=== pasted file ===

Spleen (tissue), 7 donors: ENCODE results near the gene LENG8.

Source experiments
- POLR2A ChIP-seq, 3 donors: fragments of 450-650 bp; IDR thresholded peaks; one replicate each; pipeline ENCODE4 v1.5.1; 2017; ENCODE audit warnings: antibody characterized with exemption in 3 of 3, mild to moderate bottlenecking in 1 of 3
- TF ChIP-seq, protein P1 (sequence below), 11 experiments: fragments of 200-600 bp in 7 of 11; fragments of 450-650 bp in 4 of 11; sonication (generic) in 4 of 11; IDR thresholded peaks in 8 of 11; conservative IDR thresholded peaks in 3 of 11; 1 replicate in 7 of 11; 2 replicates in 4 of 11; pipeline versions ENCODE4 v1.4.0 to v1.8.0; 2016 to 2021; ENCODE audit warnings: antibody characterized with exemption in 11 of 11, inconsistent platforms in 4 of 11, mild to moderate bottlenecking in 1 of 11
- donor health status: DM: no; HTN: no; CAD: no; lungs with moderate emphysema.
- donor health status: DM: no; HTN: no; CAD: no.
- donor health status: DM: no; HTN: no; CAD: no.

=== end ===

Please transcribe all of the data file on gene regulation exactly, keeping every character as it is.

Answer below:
Spleen (tissue), 7 donors: ENCODE results near the gene LENG8.

Source experiments
- POLR2A ChIP-seq, 3 donors: fragments of 450-650 bp; IDR thresholded peaks; one replicate each; pipeline ENCODE4 v1.5.1; 2017; ENCODE audit warnings: antibody characterized with exemption in 3 of 3, mild to moderate bottlenecking in 1 of 3
- TF ChIP-seq, protein P1 (sequence below), 11 experiments: fragments of 200-600 bp in 7 of 11; fragments of 450-650 bp in 4 of 11; sonication (generic) in 4 of 11; IDR thresholded peaks in 8 of 11; conservative IDR thresholded peaks in 3 of 11; 1 replicate in 7 of 11; 2 replicates in 4 of 11; pipeline versions ENCODE4 v1.4.0 to v1.8.0; 2016 to 2021; ENCODE audit warnings: antibody characterized with exemption in 11 of 11, inconsistent platforms in 4 of 11, mild to moderate bottlenecking in 1 of 11
- donor health status: DM: no; HTN: no; CAD: no; lungs with moderate emphysema.
- donor health status: DM: no; HTN: no; CAD: no.
- donor health status: DM: no; HTN: no; CAD: no.